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The following book review has been reprinted without permission. It was taken from:

The Saturday Review of Literature: Saturday, July 27, 1935; Vol. XII, No. 13; New York

An Observer of the Mexican Revolution

TEMPEST OVER MEXICO. By Rosa E. King. Boston: Little, Brown & Co. 1935. $3

Reviewed by J. Fred Rippy

This little volume of slightly more than three hundred pages is a fascinating account of what the author saw of the Mexican revolution which began in 1910. The setting of the main story is the State of Morelos, the scene of the revolutionary activities of Emeliano Zapata, leader of the Indian struggle for "land and liberty" in southern Mexico, and a man destined to retain a permanent place among the heroes of the Mexican nation.

In 1905, just as aristocratic Mexico was reaching its serene zenith under the iron rule of Don Porfirio Díaz, Rosa King, an English widow with two children and a living to earn, opened a tea room in the attractive little resort of Cuernavaca, some seventy miles through the mountains from the national capital. Five years later her tranquil and prosperous life was interrupted by the revolution, which lasted almost a decade and left the towns and sugar haciendas of Morelos in ruins. It was only a part of a much larger movement which swept over then entire Aztec nation–one of the most significant revolutions since the close of the eighteenth century–and Mrs. King suffered along with numerous others, foreigners like herself as well as Mexican plutocrats who with their ancestors had exploited the Indians for almost four centuries. She not only had to abandon her property but she almost lost her life during a harrowing flight across the mountains to Toluca.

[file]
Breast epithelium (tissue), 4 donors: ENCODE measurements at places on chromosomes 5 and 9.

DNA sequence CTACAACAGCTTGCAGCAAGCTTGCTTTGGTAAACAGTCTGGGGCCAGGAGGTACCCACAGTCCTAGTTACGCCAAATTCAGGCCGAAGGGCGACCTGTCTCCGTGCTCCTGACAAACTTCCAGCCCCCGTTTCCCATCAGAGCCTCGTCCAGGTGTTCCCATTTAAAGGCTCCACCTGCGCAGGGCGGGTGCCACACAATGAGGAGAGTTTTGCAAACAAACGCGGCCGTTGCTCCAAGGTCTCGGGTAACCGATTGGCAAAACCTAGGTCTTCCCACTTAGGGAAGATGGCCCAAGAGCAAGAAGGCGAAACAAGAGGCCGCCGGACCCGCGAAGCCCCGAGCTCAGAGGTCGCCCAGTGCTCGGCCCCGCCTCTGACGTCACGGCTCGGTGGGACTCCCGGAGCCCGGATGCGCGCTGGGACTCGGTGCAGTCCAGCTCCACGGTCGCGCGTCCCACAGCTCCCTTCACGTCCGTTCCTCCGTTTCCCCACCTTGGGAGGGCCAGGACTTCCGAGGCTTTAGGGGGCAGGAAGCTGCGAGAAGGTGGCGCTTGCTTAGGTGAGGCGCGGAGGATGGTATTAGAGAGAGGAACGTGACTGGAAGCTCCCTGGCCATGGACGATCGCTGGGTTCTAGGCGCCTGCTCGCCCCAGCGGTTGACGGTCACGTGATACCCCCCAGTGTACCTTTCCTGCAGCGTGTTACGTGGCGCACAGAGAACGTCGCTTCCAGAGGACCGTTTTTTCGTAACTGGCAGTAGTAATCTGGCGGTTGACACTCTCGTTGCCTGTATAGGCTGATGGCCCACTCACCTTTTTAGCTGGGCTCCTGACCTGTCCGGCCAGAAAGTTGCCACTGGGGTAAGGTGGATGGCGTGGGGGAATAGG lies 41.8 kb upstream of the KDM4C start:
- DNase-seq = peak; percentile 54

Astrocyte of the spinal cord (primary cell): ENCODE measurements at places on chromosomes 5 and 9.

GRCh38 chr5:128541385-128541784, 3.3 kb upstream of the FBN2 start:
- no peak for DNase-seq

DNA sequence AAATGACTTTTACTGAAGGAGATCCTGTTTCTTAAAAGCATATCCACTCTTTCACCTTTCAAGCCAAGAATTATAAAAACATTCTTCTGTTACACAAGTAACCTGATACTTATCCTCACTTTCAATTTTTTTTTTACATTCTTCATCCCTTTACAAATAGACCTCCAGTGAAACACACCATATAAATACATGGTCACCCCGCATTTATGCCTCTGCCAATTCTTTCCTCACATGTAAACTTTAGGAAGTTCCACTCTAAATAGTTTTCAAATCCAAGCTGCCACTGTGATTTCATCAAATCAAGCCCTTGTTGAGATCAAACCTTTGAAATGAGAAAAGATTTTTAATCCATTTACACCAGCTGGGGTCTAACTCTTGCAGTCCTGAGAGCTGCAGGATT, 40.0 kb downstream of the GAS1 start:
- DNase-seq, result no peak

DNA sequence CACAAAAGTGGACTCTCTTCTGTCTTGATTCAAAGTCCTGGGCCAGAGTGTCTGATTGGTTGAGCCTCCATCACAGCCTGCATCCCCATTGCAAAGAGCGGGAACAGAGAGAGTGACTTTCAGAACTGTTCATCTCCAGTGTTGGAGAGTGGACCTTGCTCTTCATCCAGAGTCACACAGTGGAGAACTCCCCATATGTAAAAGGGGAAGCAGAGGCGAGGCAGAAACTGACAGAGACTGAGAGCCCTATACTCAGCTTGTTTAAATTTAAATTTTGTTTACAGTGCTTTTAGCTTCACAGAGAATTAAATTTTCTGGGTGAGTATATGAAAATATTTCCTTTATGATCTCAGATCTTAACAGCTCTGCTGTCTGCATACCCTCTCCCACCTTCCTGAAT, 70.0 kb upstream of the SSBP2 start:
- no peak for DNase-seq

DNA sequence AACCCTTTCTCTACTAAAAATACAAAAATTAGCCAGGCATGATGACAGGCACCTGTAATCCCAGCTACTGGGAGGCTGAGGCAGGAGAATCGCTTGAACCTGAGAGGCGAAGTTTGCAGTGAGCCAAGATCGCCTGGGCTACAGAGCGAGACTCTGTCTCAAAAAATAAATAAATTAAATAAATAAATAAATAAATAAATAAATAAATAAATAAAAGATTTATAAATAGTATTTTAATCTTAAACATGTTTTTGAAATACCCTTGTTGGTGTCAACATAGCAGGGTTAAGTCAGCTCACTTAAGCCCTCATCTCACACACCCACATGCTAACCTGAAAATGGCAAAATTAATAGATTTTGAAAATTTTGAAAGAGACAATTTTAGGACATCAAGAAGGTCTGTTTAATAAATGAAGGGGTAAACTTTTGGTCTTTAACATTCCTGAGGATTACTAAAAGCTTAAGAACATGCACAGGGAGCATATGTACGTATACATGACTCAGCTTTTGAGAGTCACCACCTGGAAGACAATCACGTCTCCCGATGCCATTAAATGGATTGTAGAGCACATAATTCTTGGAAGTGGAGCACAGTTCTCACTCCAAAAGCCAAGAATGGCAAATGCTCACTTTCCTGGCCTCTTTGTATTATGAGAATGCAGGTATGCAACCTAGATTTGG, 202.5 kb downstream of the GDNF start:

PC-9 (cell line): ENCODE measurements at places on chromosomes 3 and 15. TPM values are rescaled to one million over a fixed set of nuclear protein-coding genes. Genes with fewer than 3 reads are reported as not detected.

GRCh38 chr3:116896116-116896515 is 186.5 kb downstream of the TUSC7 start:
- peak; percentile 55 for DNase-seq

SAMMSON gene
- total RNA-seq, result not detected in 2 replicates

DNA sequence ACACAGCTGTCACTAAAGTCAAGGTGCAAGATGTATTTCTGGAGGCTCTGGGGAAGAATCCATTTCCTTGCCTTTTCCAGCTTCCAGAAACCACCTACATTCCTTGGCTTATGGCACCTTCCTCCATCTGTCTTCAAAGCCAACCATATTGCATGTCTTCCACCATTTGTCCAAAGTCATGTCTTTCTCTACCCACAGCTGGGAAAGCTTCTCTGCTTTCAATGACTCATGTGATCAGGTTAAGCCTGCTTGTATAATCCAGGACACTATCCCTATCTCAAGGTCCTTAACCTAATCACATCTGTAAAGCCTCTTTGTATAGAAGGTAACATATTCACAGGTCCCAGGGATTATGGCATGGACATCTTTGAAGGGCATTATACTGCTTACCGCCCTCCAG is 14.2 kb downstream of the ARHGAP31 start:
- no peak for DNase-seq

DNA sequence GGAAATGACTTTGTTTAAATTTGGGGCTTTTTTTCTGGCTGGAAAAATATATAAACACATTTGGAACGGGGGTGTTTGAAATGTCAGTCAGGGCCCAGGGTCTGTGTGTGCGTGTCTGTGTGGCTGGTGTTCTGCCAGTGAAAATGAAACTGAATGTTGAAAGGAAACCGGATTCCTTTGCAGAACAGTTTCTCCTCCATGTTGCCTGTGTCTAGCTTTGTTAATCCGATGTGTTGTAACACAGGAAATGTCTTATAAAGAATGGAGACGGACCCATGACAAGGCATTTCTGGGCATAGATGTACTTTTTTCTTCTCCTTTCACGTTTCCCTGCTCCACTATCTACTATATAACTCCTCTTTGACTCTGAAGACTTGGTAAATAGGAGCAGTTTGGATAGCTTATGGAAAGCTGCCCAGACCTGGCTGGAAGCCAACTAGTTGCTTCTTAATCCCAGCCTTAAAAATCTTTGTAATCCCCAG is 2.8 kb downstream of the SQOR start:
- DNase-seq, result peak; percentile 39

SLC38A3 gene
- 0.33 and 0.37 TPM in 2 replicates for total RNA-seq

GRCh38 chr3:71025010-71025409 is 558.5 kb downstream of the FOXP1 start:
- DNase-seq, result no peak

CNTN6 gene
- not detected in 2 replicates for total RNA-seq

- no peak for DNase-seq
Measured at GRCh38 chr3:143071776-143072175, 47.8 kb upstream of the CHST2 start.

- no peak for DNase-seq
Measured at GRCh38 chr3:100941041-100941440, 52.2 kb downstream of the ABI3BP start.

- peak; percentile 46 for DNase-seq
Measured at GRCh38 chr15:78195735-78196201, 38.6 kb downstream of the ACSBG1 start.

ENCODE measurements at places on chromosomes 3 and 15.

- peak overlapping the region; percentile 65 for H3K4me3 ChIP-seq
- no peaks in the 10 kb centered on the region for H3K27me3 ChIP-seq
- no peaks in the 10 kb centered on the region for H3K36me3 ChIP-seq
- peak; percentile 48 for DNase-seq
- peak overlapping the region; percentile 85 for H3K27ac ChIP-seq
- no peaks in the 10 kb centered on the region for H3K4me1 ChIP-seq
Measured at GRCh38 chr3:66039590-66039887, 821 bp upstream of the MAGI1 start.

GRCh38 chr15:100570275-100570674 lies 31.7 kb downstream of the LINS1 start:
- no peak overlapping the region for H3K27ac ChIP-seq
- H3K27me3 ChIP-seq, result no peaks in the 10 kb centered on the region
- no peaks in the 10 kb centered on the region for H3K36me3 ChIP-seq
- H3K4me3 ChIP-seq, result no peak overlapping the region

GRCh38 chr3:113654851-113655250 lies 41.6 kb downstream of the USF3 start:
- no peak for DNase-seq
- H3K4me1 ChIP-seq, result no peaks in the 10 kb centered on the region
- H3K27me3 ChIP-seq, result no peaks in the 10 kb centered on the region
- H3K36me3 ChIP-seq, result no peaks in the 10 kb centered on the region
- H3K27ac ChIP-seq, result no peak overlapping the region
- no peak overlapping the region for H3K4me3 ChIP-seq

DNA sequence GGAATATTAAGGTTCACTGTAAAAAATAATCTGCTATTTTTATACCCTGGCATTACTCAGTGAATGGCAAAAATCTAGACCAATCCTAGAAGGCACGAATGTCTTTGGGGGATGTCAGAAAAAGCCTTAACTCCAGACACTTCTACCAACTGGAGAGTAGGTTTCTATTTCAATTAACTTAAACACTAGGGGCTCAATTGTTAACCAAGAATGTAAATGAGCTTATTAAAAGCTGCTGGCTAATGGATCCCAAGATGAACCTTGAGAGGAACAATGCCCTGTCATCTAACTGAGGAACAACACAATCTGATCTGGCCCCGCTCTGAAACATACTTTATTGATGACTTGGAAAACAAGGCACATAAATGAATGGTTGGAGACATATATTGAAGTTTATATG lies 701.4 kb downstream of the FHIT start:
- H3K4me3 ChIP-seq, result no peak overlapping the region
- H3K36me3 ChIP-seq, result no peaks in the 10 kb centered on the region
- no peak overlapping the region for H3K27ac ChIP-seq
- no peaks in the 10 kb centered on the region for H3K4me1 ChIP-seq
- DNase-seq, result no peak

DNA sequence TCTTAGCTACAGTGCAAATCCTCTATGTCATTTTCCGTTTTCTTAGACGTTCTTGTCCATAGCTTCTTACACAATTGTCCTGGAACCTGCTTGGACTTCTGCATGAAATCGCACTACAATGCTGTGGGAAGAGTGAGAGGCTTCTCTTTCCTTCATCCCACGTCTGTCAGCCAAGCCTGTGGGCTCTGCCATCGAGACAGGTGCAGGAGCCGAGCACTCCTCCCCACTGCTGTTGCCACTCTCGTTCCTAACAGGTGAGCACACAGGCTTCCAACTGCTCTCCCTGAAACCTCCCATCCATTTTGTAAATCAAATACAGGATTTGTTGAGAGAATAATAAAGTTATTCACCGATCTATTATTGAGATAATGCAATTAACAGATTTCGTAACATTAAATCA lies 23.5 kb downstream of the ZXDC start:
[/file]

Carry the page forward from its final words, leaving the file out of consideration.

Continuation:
Since the author was an alert observer and knew intimately many Mexicans of all classes who conversed with her freely, the book is an historical document of considerable importance, but it is even more important as a literary production. Mrs. King has a keen sense of the dramatic, and the story is presented with a freshness, vividness, and tolerance which charm and captivate the reader.

The spirit of the work evokes sincere appreciation. Despite her losses and suffering, Mrs. King harbors no ill will toward the insurgent masses who were attempting to assert their rights and attain their freedom. Her sympathies are with the underprivileged and exploited. She fully appreciates the ideals of the revolution. Sitting amidst the ruins of her vanished fortune, she views the struggle in its proper perspective. "We were on the wrong side," she says–"cogs in the system that had enslaved free men."

J. Fred Rippy, professor of history at Duke University, is the author of "The United States and Mexico," and other books bearing upon Hispanic America.

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